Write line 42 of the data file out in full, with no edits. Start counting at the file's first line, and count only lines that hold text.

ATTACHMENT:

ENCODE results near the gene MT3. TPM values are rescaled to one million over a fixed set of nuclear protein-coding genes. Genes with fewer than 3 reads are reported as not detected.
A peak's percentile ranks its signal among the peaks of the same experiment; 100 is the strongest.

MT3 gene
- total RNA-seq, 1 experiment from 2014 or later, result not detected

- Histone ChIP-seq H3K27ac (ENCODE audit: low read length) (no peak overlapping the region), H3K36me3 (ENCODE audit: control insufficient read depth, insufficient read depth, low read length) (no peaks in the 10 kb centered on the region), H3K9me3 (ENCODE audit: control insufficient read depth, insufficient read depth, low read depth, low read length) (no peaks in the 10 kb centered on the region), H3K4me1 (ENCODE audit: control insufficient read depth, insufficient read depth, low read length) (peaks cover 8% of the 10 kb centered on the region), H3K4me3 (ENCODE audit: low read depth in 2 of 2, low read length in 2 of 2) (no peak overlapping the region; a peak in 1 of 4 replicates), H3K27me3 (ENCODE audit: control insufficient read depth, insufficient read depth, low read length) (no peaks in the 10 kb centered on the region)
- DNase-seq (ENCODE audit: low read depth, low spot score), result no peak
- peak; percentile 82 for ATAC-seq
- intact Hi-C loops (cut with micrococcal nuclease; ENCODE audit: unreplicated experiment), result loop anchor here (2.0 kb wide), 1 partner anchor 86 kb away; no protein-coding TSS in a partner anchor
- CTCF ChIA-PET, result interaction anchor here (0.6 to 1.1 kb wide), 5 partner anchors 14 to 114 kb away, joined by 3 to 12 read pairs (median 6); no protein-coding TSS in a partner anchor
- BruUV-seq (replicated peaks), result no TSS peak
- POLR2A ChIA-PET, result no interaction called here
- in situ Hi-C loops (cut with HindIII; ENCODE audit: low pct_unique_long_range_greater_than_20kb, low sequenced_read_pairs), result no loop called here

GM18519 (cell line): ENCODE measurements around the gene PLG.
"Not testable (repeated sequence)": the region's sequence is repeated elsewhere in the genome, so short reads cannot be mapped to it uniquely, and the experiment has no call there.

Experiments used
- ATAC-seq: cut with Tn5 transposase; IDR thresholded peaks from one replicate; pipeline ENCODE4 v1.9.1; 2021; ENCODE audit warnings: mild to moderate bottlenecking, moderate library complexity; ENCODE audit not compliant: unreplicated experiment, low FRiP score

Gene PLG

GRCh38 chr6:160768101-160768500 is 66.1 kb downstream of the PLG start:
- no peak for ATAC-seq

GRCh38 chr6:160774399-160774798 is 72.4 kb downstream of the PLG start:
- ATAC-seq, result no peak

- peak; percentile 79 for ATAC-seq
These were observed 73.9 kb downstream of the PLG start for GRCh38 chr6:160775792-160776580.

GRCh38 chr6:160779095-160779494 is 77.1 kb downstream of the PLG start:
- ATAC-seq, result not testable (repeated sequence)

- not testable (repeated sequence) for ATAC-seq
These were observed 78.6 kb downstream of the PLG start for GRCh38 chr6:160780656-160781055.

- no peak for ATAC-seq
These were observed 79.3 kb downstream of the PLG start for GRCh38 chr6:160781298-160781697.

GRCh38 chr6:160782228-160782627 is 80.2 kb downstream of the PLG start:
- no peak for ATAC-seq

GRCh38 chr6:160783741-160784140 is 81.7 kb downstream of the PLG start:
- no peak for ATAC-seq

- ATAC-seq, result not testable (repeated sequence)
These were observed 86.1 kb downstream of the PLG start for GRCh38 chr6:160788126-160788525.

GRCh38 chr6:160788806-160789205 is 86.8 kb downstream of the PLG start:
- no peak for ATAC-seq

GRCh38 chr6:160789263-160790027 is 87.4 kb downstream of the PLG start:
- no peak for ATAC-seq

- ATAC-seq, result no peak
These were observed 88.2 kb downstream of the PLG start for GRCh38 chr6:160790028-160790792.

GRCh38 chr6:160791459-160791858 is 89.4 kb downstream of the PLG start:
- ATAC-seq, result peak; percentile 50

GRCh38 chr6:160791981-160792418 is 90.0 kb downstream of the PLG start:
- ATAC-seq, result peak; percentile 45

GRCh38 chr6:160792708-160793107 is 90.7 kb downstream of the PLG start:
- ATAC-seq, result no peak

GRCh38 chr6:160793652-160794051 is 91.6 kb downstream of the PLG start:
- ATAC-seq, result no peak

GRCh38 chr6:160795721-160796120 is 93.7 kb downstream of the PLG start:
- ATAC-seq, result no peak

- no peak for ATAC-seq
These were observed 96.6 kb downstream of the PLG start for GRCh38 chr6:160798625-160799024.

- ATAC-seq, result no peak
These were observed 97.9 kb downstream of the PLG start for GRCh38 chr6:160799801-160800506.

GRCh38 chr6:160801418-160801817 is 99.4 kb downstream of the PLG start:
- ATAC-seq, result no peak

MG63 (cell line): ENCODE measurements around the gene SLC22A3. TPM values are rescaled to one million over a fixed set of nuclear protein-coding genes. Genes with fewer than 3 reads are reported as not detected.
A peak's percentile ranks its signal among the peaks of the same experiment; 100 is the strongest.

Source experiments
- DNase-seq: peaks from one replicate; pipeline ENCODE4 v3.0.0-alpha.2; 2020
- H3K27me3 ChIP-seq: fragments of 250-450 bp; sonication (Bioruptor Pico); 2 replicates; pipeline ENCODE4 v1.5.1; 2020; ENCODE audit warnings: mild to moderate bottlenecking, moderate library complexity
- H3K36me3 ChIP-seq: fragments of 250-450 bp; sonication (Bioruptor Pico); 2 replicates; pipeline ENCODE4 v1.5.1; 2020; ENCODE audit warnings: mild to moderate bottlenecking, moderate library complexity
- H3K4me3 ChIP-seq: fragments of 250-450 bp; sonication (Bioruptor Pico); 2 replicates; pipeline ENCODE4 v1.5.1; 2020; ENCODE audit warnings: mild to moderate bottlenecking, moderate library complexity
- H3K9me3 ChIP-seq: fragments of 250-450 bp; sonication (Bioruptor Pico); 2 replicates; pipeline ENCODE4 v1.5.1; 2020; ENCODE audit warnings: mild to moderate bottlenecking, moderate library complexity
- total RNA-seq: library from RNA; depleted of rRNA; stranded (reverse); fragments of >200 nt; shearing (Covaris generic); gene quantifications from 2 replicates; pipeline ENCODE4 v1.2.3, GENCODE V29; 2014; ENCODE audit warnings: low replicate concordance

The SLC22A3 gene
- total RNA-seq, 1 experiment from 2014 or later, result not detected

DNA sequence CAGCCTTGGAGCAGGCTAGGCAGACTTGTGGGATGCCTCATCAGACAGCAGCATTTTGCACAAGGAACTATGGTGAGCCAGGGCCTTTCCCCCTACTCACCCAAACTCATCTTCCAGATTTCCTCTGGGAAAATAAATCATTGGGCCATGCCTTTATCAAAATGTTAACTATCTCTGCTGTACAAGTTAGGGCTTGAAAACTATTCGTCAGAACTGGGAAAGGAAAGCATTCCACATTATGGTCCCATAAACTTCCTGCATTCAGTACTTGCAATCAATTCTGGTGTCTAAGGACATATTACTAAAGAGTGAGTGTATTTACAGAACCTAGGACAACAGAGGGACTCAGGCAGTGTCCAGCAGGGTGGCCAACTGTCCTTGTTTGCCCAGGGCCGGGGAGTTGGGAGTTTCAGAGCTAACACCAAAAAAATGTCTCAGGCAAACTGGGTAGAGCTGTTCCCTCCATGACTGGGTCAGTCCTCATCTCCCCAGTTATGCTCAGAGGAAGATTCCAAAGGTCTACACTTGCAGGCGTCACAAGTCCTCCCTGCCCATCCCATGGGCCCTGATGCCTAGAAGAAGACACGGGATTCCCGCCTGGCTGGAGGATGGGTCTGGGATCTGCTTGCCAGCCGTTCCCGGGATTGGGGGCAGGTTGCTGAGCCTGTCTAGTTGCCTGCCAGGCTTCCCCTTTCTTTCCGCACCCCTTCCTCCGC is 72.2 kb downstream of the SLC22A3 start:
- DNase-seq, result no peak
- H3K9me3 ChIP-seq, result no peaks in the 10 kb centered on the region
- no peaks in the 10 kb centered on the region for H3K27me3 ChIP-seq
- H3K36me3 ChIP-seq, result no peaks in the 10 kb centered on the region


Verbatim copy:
GRCh38 chr6:160791459-160791858 is 89.4 kb downstream of the PLG start: